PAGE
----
Non-resident aliens and green card holders

For non-resident aliens without a green card, obtaining an ITIN is an essential step in managing their U.S. tax obligations, particularly if they receive passive income from investments or operations in the U.S. that are subject to taxation. Green card holders, meanwhile, are often eligible for an SSN, which fulfills similar requirements as the ITIN for personal taxation and identification.

7
Open a business bank account

While not mandatory, opening a dedicated business bank account is a critical step for any LLC, serving to separate the business’s finances from the personal finances of its owners. This separation is vital for financial clarity, legal protection, and overall business credibility; it also ensures that the liability protection of an LLC remains intact.

  • Non-resident owners may have more challenges in opening a bank account for an LLC in the U.S.:
  • Typically, non-residents must provide more documentation than U.S. citizens. This might include a passport, foreign address proof, U.S. address proof (if applicable), and their ITIN or EIN.
  • Some banks may require the account opener to be physically present in the U.S. at some point during the account opening process. However, an increasing number of banks and financial institutions are offering remote or online account opening processes, especially for foreign business owners.
  • Understanding U.S. banking regulations, including compliance with the Foreign Account Tax Compliance Act (FATCA), is crucial. Non-residents should be aware of their home country’s treaties with the U.S. regarding taxation to avoid double taxation.

For non-residents, we recommend Relay, Found, and Mercury.

Costs to form a non-resident LLC

The majority of LLC costs are dependent on the needs of your business, not the state where it is formed. However, some fees do differ between states.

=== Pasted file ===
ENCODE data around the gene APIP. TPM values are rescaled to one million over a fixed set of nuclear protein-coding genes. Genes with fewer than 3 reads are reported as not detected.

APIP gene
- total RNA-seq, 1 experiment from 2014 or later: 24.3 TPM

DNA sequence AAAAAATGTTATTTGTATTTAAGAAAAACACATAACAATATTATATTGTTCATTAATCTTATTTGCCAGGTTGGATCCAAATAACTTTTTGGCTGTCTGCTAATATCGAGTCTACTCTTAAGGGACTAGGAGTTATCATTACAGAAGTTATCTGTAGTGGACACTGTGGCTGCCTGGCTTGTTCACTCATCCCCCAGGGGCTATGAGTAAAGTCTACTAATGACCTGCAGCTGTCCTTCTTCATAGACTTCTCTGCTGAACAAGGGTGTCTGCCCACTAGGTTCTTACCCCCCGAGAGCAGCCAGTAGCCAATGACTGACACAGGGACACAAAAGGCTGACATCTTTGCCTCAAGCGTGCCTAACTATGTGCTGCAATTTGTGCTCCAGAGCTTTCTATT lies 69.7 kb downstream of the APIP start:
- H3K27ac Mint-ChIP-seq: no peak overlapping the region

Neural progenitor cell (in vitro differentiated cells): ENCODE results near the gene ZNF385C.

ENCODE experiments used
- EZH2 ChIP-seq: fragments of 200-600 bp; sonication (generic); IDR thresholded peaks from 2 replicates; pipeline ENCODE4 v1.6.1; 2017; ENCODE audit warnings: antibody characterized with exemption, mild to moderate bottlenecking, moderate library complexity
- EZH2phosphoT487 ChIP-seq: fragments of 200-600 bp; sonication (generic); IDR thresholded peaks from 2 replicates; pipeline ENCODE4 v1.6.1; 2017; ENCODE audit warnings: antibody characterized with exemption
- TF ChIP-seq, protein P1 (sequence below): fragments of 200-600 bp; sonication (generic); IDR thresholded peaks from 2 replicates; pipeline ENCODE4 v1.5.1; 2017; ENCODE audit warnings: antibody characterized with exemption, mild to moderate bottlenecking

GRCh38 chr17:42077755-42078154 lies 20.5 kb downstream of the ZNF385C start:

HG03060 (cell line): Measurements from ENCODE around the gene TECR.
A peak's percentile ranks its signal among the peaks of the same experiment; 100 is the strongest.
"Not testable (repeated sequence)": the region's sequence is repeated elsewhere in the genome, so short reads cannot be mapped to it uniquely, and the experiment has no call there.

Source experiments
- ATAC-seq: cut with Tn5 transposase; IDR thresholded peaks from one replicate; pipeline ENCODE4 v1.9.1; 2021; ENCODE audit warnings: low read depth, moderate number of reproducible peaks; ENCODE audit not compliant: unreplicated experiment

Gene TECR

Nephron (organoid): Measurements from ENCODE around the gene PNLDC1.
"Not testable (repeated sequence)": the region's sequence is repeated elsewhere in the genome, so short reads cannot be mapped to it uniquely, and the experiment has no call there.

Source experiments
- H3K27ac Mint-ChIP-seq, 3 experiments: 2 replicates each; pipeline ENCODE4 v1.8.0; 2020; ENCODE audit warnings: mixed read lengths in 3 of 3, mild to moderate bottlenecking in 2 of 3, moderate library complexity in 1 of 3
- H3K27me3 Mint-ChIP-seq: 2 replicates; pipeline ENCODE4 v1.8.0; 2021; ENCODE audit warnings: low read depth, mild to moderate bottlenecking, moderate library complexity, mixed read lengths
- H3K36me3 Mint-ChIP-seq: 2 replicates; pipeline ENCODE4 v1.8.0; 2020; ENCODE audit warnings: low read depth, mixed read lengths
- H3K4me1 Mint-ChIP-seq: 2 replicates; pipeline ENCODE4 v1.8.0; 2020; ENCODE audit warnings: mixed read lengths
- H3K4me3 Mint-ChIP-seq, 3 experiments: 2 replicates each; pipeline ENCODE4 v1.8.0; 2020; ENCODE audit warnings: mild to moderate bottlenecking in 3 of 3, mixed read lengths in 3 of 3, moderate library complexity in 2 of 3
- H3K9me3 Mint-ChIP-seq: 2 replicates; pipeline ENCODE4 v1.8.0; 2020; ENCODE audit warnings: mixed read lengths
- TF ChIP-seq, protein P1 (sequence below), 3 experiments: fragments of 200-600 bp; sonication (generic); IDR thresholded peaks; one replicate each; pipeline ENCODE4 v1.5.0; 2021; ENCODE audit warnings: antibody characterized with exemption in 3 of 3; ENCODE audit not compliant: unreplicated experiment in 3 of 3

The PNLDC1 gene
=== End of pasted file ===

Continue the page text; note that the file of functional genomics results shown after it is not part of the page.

Administrative fees

The primary cost for any LLC is the formation filing fee. In Wyoming, the Articles of Organization filing fee is $100 by mail and $102 online. In Delaware, there is a $110 filing fee no matter how it is done. Additional application and licensing fees will vary by industry, location, and other factors.

Delaware does have a $75 business license fee, while Wyoming has a $60 fee to apply for a sales tax license.

Registered agent fees

Both Wyoming and Delaware mandate that each LLC has a registered agent on behalf of the business. While this agent can be the business owner or any other individual, they need to have an address within the state, which can be difficult for non-resident LLC owners.

Many will choose a registered agent service, who acts on their behalf and keeps the company in good standing, for a fee. Typically, this can cost $50 to $300 per year.

Optional service fees

LLCs may choose to pay for professional services, like a legal advisor or a CPA for tax help, which will vary based on the services and needs of the business. CPAs often charge between $500 and $2,000 for consultations and advice on business structures, but you will need a personalized quote for exact costs.